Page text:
I have a scar less than half an inch below the outer corner of my left eye. You can see it only up close, or if I’ve been crying, it turns a deeper shade of red than the skin around my eyes. The scar was a result of a childhood accident that happened two months before my third birthday. I was in the backyard at my babysitter’s house with my friend Rhonda, who was five years older than I. My babysitter, Aggie, and her husband, John, were Rhonda’s legal guardians.
Rhonda was playing golf with a broom handle and a plastic baseball. I, being a closer follower than her own shadow, positioned myself right behind her. The way she swung her pretend club back, she must have been trying to clear a sand trap as wide as the Sahara, but there was my chubby little face between her and the perfect swing.
The stick clocked me below my left eye, splitting open the skin. The only thing I remember after that is lying on the couch and looking up at my mom who had arrived to take me to the doctor. My mom still talks about walking in the house and seeing me, Rhonda and Aggie crying.
Aggie, bless her heart, was never able to have children of her own, but she’d always been a babysitter. She was old enough to be our grandmother, but children were her weakness. She once kept a little boy who, on the last day she saw him, complained of being hungry when his father came to pick him up. The father told Aggie there was no need to give him a snack, as they were going right home. The next day, however, the boy became ill, of what I don’t know, but he died soon after. While the boy’s death had nothing to do with his not eating before he left Aggie’s house, she often made the statement that she hated to hear a child say he or she was hungry.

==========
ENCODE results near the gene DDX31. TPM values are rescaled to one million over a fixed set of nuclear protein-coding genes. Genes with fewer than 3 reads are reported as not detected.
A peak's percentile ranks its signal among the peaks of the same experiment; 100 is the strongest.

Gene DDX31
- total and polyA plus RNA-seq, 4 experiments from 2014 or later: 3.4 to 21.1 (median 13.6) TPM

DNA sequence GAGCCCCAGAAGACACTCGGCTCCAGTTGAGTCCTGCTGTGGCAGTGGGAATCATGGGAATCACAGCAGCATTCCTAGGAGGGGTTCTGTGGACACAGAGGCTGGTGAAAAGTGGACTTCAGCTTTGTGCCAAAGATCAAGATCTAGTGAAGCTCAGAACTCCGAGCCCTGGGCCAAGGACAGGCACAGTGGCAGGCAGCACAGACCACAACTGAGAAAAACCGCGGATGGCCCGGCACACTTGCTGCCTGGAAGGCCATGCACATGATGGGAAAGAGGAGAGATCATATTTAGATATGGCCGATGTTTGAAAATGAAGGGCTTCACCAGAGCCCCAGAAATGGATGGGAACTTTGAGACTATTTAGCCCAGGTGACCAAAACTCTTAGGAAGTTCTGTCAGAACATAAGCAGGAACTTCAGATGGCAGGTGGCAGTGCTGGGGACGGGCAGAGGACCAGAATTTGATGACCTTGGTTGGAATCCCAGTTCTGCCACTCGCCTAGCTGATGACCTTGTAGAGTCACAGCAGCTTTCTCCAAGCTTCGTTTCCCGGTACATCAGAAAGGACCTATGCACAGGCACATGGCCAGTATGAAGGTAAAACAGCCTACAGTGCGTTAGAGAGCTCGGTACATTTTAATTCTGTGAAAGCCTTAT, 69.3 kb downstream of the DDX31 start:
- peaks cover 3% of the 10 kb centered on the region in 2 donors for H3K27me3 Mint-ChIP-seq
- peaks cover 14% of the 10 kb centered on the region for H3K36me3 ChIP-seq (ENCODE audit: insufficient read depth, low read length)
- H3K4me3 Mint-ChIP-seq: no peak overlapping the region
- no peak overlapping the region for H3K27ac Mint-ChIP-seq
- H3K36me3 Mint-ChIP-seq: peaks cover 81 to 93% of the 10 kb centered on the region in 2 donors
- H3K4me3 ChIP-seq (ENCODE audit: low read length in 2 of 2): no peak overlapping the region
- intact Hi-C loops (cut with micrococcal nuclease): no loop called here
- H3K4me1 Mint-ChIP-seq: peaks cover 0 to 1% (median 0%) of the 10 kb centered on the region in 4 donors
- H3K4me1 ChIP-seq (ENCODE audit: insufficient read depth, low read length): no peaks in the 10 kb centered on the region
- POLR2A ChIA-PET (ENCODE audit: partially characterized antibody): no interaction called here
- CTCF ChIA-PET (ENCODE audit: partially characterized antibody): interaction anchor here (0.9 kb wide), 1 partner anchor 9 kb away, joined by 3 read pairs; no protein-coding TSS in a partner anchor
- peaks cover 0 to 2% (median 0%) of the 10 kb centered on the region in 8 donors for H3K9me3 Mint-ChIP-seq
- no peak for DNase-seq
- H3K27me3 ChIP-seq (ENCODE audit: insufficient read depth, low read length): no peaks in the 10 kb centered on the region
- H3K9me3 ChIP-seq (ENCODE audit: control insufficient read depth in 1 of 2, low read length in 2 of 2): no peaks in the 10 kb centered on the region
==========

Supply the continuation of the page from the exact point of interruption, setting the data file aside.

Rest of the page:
I can only imagine the fear she had when my mom came and rushed me to the doctor.
Many more tears, screams, and two stitches later, I was patched up and sent home. I had a lovely shiner which is well-documented in too many childhood photos. Aggie became more of a third grandmother than a babysitter, and Rhonda was the sister I never had.
As adults, Rhonda occasionally quizzed me about the accident, asking me if I ever felt mad about having that scar because of her. Here was this woman whose body had been ravaged by juvenile diabetes — having lost half of one foot and two toes off the other — and she was worried that I felt self-conscious about a scar that was barely visible.
In the six years since Rhonda’s death from diabetic complications, whenever I touch the scar, I remember her concern for me when she had so much more to worry about. Of all the imperfections on my face (not to say I’m hideous or anything, but we all find our own fautls), the scar is my favorite because it is a connection to such a meaningful memory of her.